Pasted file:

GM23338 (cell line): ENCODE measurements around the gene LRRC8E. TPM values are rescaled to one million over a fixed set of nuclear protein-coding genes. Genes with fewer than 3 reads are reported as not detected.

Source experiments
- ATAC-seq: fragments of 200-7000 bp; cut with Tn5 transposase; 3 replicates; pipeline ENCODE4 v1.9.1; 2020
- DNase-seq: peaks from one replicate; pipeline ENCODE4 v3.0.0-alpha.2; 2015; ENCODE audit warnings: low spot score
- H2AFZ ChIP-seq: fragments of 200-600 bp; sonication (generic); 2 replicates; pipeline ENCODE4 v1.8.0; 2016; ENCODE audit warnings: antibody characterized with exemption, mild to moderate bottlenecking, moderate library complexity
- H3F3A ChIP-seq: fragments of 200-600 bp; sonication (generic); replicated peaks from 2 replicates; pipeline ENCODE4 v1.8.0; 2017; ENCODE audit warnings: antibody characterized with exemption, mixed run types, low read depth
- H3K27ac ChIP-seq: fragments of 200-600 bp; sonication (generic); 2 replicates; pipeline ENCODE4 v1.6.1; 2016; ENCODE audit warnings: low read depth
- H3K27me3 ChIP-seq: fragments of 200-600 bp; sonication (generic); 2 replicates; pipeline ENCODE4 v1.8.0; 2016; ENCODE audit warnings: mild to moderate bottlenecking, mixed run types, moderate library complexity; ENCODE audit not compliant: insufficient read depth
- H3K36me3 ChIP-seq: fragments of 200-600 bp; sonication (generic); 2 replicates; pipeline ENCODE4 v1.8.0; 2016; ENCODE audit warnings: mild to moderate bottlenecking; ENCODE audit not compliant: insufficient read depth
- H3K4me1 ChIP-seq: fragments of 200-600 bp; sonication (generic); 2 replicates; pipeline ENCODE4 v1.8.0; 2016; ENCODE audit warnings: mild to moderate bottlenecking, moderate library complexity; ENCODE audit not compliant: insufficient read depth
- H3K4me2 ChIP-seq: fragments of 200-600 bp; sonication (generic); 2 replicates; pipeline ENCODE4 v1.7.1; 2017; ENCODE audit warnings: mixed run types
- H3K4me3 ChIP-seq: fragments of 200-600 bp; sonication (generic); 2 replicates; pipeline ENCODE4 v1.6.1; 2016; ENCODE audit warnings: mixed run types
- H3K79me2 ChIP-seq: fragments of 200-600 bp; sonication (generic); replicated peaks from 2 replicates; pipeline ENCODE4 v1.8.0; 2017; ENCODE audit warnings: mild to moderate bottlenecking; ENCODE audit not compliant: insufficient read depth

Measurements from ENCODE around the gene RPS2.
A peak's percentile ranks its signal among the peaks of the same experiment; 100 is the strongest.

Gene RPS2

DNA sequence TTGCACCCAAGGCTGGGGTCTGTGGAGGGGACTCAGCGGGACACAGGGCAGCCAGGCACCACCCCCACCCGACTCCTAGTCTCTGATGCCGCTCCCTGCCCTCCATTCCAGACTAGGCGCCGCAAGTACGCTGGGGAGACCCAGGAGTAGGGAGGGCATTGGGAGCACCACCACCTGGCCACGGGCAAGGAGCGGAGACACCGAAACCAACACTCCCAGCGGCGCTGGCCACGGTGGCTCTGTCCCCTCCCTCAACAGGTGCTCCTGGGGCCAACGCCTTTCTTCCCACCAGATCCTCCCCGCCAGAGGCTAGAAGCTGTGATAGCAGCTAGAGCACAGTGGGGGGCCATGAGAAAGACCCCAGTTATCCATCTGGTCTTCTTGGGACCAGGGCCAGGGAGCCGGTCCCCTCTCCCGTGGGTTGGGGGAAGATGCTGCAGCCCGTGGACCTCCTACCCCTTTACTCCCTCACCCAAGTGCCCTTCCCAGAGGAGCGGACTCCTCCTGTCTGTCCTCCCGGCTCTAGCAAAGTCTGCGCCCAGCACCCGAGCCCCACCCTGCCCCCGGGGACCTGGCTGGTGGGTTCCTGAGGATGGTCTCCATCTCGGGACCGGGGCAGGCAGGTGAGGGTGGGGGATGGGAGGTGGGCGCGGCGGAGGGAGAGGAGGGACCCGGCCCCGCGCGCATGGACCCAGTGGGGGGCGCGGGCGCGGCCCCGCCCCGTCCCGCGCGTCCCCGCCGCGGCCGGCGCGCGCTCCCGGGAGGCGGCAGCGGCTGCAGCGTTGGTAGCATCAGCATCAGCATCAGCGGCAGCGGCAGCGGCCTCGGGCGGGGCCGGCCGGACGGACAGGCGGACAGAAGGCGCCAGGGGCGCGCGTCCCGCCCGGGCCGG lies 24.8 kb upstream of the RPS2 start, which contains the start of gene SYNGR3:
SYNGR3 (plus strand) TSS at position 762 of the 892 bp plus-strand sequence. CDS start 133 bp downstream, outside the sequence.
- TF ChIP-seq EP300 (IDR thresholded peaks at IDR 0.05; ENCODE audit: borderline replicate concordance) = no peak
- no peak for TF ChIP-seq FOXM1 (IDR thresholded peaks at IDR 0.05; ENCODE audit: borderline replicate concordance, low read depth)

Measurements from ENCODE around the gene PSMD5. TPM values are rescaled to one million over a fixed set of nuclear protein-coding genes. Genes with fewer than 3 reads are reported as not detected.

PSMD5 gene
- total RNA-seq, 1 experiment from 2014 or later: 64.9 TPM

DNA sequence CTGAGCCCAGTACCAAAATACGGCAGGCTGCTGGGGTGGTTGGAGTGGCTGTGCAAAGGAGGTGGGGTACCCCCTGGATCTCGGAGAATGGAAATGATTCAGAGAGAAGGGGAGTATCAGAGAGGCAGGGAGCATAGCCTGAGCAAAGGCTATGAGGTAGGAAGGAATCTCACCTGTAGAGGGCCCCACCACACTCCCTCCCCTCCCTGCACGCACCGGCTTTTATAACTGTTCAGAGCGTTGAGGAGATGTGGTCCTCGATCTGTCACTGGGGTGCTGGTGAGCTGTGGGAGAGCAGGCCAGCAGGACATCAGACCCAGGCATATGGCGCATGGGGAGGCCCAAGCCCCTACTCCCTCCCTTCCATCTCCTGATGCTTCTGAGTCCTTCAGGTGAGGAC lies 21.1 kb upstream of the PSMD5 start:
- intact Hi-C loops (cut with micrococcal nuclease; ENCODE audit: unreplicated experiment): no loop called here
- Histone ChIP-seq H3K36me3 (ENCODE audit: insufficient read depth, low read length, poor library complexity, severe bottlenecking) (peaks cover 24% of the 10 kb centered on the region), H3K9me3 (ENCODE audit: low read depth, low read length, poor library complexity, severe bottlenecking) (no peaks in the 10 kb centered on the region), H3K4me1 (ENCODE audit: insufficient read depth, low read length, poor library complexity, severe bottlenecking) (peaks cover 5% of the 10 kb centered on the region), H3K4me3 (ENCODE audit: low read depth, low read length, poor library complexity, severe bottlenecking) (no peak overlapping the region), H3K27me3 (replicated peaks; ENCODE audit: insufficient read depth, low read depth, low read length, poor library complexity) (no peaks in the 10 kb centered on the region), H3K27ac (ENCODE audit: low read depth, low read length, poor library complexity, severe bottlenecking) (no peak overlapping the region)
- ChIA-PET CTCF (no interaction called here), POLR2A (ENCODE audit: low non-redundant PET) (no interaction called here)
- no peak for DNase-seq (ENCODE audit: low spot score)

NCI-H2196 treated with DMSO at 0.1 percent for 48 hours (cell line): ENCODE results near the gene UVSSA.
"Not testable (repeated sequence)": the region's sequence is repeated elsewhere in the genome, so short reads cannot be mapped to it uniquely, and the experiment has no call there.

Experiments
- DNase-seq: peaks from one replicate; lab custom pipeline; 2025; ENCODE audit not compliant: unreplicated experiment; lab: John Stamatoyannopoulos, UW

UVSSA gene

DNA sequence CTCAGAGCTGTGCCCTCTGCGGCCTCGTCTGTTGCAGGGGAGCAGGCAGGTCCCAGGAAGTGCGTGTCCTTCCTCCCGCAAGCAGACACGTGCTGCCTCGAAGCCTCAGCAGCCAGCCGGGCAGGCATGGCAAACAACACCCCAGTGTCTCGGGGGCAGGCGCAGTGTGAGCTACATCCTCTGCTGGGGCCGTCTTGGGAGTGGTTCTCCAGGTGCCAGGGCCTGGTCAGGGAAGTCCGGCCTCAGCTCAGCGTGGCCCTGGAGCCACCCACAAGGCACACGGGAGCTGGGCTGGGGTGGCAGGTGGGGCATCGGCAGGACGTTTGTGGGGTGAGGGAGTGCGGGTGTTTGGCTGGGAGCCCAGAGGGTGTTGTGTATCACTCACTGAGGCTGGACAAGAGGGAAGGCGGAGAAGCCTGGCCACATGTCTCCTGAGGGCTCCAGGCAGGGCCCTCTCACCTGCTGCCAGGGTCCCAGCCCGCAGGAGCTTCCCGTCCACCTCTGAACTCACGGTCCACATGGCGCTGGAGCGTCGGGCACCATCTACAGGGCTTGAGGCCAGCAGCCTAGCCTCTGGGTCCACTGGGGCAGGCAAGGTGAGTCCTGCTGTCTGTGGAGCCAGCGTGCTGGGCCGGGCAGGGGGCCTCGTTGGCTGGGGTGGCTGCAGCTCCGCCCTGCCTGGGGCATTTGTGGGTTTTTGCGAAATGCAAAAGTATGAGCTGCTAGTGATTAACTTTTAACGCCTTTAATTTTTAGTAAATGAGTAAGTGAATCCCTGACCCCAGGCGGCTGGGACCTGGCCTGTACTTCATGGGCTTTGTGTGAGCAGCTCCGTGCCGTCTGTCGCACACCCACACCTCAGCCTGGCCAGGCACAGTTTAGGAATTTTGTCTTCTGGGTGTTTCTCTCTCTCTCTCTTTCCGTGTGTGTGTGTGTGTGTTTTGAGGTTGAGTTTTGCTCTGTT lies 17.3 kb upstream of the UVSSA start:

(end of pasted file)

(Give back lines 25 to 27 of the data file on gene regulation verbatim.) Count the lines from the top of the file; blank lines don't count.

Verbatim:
- intact Hi-C loops (cut with micrococcal nuclease; ENCODE audit: unreplicated experiment): no loop called here
- Histone ChIP-seq H3K36me3 (ENCODE audit: insufficient read depth, low read length, poor library complexity, severe bottlenecking) (peaks cover 24% of the 10 kb centered on the region), H3K9me3 (ENCODE audit: low read depth, low read length, poor library complexity, severe bottlenecking) (no peaks in the 10 kb centered on the region), H3K4me1 (ENCODE audit: insufficient read depth, low read length, poor library complexity, severe bottlenecking) (peaks cover 5% of the 10 kb centered on the region), H3K4me3 (ENCODE audit: low read depth, low read length, poor library complexity, severe bottlenecking) (no peak overlapping the region), H3K27me3 (replicated peaks; ENCODE audit: insufficient read depth, low read depth, low read length, poor library complexity) (no peaks in the 10 kb centered on the region), H3K27ac (ENCODE audit: low read depth, low read length, poor library complexity, severe bottlenecking) (no peak overlapping the region)
- ChIA-PET CTCF (no interaction called here), POLR2A (ENCODE audit: low non-redundant PET) (no interaction called here)